But yonder comes the powerful king of day

    Rejoicing in the east. The lessening cloud.

    The kindling azure, and the mountain's brow,

    Illumed with fluid gold, his near approach

    Betoken glad.

    Summer

    Out of the north - That is, the symbol of the approaching Deity appears in that quarter, or God was seen to approach from the north. It may serve to explain this, to remark that among the ancients the northern regions were regarded as the residence of the gods, and that on the mountains in the north it was supposed they were accustomed to assemble. In proof of this, and for the reasons of it, see the notes at Isaiah 14:13. From that region Elihu sees God now approaching, and directs the attention of his companions to the symbols of his advent. It is this which fills his mind with so much consternation, and which renders his discourse so broken and disconnected. Having, in a manner evincing great alarm, directed their attention to these symbols, he concludes what he has to say in a hurried manner, and God appears, to close the controversy.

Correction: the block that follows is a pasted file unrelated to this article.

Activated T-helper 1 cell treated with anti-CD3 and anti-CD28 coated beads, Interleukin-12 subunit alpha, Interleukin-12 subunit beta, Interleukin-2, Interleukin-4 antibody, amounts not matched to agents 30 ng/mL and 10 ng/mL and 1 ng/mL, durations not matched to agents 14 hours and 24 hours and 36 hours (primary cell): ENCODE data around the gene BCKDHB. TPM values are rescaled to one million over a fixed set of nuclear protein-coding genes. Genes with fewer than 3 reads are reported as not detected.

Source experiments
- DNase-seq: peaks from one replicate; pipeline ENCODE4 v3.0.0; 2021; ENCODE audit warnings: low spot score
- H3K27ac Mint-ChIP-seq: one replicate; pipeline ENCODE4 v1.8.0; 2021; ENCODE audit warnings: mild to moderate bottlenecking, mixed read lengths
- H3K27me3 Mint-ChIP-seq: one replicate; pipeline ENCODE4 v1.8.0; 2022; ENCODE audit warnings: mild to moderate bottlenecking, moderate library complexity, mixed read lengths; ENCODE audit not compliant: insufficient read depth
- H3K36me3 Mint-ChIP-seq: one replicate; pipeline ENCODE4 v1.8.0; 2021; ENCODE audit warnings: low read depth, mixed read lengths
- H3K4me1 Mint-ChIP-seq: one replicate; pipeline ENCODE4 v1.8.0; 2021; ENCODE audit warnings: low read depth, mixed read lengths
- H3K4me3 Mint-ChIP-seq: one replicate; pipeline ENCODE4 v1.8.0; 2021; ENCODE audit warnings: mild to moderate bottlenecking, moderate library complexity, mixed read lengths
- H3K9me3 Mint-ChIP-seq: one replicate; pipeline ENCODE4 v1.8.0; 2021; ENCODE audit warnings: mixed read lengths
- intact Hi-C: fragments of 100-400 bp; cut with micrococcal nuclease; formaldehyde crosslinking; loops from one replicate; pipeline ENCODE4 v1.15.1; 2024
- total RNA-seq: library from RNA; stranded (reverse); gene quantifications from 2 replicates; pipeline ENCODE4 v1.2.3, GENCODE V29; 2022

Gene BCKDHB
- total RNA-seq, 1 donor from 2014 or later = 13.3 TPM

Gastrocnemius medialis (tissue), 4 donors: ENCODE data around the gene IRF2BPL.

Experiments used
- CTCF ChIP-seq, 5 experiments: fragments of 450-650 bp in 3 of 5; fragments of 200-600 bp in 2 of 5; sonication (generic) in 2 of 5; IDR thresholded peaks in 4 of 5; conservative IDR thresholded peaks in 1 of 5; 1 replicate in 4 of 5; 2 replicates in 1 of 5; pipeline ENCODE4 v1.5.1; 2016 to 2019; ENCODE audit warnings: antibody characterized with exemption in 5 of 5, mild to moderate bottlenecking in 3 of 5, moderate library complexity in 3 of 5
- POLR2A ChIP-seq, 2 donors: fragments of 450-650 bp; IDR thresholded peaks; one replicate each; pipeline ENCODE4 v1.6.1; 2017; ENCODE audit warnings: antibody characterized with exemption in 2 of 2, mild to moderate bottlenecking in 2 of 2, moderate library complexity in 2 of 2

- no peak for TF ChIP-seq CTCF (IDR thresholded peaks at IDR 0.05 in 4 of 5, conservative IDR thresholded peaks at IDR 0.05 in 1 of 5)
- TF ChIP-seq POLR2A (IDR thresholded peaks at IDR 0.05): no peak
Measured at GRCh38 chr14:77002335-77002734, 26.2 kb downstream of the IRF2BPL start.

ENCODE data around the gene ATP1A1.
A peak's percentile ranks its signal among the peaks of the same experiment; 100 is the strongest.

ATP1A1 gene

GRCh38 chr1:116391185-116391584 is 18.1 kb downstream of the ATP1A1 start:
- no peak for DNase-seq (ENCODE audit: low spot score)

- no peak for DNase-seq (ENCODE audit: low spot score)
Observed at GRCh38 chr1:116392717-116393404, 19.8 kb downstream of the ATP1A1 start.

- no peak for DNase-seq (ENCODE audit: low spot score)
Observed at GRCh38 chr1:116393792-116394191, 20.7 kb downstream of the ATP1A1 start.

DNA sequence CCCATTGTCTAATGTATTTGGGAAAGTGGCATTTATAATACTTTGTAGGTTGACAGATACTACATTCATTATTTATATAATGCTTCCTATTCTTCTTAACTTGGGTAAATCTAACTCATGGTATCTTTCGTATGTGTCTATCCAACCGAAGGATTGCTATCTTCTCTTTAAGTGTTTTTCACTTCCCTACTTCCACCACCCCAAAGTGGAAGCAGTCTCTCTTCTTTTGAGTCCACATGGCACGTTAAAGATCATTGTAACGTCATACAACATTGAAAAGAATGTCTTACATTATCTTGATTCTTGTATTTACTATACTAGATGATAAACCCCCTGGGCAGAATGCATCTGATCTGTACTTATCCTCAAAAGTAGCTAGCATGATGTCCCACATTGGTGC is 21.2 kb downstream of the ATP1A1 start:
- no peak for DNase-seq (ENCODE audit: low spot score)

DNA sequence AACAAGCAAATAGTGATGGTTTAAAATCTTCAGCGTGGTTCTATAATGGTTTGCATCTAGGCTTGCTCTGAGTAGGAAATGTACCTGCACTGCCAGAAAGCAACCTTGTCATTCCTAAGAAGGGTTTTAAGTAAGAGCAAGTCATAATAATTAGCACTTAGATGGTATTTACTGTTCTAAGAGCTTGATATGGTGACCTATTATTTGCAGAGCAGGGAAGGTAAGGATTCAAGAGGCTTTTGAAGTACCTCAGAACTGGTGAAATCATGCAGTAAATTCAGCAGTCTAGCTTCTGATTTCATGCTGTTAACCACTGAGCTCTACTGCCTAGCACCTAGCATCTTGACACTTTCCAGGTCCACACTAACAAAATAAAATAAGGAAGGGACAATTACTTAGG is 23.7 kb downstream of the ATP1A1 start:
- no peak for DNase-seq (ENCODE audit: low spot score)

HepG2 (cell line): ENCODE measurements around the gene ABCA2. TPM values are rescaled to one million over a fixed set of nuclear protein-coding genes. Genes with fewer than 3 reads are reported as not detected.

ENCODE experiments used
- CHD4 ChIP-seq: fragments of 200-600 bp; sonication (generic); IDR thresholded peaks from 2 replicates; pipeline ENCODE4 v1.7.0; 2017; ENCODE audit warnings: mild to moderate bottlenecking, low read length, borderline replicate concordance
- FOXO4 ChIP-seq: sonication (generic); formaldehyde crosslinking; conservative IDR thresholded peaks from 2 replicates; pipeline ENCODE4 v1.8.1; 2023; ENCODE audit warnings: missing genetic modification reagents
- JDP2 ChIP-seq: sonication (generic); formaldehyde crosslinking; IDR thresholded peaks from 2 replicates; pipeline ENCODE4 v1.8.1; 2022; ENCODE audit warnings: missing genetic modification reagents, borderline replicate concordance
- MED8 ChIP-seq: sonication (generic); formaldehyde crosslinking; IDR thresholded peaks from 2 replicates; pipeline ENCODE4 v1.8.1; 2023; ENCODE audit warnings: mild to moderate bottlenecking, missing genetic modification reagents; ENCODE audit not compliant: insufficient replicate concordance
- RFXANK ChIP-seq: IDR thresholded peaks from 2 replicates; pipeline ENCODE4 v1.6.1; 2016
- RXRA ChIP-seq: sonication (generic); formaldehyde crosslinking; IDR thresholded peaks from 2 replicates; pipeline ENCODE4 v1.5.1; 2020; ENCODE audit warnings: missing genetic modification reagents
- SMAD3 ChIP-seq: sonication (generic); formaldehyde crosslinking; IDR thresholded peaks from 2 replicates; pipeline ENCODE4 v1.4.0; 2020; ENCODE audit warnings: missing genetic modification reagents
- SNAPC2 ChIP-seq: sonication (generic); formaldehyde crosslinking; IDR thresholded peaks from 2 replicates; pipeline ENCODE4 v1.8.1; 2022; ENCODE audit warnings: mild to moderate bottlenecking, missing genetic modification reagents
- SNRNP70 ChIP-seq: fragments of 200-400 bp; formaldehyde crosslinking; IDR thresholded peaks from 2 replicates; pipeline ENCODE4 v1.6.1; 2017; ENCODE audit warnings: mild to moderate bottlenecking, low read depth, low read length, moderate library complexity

With God is terrible majesty - This is not a declaration asserting this of God in general, but as he then appeared. It is the language of one who was overwhelmed with his awful majesty, as the brightness of his presence was seen on the tempest.

    Wesley's Notes on Job 37:22

    37:22 North - From the northern winds which scatter the clouds, and clear the sky. Elihu concludes with some short, but great sayings, concerning the glory of God. He speaks abruptly and in haste, because it should seem, he perceived God was approaching, and presumed he was about to take the work into his own hands.
    Book: Job